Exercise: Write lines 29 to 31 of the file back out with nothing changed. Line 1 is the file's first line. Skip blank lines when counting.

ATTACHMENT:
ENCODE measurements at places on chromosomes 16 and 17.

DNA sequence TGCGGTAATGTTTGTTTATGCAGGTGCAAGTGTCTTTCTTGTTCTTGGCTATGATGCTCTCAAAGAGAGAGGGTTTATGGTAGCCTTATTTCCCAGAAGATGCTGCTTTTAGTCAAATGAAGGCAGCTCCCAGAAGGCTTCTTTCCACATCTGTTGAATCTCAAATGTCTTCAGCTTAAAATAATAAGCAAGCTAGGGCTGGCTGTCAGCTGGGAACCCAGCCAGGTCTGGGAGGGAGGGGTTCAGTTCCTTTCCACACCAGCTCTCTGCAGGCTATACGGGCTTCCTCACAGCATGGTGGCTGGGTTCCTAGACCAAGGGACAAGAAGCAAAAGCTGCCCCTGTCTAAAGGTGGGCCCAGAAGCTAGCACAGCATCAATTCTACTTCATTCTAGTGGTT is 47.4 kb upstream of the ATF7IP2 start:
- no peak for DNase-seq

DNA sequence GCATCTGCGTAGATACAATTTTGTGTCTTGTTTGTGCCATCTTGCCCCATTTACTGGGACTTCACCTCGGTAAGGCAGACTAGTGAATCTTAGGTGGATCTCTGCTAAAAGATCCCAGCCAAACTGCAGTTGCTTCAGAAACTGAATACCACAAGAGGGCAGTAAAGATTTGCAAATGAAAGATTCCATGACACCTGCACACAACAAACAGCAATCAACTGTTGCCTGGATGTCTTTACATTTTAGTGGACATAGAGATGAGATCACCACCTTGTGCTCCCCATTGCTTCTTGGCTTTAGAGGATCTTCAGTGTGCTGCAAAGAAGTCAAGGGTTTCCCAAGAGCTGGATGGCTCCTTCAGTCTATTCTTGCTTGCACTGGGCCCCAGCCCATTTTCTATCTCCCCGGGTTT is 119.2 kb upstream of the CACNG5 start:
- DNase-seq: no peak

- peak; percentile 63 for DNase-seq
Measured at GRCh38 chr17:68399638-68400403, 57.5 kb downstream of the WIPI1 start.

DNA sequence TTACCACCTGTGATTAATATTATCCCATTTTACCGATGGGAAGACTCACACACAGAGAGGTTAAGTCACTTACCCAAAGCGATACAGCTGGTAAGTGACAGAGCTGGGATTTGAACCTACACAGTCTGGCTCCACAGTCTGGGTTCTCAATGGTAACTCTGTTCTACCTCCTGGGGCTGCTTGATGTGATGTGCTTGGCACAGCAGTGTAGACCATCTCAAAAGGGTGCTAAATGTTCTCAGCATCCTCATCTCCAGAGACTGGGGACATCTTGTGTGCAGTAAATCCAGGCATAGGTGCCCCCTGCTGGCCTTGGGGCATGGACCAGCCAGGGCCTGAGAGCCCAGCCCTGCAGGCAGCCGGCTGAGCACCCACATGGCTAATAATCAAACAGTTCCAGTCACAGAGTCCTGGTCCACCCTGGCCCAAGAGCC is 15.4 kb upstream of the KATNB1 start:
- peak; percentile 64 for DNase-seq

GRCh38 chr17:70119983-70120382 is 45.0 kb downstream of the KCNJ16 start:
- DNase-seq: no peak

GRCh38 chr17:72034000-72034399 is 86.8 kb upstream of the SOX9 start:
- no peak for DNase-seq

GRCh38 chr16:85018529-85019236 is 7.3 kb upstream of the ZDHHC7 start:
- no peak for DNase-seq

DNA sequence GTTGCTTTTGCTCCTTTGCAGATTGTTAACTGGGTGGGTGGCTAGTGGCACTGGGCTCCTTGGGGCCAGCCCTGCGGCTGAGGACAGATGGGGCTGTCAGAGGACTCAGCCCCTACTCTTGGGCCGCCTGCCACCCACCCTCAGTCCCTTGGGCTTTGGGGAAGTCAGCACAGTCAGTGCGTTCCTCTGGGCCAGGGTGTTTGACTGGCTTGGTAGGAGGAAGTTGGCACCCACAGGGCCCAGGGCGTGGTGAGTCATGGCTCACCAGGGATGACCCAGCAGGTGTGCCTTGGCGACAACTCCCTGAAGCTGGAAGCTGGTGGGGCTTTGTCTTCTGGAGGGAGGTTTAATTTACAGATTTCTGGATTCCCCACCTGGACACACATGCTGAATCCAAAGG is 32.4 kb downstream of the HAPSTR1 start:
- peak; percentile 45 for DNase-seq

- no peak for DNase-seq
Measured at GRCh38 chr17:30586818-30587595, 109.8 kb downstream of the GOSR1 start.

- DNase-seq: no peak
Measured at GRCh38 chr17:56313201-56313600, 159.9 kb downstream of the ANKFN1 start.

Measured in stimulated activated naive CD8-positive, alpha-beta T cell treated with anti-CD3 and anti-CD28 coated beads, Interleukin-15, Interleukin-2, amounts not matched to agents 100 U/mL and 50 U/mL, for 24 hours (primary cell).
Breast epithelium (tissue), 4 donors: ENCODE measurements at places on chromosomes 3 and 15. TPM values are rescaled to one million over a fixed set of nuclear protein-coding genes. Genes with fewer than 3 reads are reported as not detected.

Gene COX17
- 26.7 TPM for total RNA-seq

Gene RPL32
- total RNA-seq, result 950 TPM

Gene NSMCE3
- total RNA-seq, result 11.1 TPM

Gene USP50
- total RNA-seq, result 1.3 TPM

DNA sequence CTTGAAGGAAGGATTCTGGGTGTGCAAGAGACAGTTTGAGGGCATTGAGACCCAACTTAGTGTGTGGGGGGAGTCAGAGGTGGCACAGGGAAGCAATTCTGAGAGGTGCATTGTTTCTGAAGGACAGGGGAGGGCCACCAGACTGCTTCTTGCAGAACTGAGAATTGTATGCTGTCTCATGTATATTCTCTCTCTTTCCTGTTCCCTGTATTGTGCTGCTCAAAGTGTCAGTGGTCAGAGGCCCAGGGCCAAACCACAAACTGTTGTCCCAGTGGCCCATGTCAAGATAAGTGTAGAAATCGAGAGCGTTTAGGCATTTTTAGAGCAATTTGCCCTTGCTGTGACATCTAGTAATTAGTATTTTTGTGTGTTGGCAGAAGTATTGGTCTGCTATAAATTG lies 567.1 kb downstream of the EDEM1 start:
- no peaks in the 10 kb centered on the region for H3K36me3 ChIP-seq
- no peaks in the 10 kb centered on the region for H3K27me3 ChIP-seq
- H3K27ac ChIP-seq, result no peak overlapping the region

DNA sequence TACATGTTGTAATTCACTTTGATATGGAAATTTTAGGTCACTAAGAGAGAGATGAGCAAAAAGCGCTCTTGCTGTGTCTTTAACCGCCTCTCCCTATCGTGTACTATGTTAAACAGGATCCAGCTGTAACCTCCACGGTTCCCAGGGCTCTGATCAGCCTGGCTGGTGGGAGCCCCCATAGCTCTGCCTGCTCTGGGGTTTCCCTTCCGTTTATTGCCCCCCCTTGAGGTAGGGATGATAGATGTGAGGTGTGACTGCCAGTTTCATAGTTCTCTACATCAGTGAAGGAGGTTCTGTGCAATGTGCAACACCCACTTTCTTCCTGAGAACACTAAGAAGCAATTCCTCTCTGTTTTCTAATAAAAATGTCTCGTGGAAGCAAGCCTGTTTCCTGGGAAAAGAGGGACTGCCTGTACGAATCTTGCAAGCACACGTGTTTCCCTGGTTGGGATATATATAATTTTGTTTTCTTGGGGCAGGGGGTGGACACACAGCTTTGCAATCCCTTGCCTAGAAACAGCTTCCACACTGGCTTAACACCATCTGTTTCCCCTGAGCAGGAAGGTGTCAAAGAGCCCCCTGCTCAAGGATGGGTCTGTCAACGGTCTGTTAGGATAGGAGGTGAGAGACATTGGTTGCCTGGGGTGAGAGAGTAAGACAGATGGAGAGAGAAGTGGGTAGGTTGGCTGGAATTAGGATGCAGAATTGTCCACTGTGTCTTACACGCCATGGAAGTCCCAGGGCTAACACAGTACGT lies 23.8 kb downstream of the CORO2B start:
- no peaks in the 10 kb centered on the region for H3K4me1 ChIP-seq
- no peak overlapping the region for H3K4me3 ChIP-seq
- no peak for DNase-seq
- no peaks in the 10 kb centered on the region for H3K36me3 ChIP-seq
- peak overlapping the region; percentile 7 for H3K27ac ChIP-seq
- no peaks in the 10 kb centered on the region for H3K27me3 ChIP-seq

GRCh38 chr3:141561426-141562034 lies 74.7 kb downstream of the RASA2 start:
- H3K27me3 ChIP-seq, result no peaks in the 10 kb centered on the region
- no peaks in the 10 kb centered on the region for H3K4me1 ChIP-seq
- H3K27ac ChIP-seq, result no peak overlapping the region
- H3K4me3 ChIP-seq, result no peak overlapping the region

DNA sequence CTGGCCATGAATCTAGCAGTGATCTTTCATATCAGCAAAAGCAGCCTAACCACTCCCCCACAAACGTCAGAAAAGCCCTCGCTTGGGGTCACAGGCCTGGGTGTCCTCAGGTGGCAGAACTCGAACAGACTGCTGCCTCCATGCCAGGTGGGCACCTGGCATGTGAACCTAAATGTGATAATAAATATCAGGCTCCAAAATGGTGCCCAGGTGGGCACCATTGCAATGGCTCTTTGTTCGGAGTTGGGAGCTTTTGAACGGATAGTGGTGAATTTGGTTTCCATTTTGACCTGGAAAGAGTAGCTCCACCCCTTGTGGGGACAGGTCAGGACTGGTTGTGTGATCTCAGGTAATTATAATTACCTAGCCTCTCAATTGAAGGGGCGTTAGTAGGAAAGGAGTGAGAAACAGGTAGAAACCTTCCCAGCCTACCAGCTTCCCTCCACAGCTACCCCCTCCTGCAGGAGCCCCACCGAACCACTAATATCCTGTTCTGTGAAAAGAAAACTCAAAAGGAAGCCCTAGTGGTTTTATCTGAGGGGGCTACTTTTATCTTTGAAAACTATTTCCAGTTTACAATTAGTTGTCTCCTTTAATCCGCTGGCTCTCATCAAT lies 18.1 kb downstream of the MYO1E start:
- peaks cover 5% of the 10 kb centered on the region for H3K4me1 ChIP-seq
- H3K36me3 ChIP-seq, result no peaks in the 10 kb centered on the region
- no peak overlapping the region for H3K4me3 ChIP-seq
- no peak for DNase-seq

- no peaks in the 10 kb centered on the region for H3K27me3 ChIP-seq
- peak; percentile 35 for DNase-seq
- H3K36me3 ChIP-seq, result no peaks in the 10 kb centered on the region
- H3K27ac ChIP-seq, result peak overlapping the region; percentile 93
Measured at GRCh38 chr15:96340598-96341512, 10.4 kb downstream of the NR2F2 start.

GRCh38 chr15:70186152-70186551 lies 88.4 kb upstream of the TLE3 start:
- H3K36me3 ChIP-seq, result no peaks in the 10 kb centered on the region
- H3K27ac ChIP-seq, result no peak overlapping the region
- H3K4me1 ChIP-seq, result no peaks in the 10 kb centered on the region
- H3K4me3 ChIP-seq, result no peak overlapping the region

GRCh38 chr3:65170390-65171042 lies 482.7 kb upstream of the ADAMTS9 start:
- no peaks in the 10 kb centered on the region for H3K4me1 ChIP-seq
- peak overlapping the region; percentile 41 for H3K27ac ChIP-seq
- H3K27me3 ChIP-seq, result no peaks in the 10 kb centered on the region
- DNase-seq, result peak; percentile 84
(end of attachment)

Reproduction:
- total RNA-seq, result 11.1 TPM

Gene USP50
- total RNA-seq, result 1.3 TPM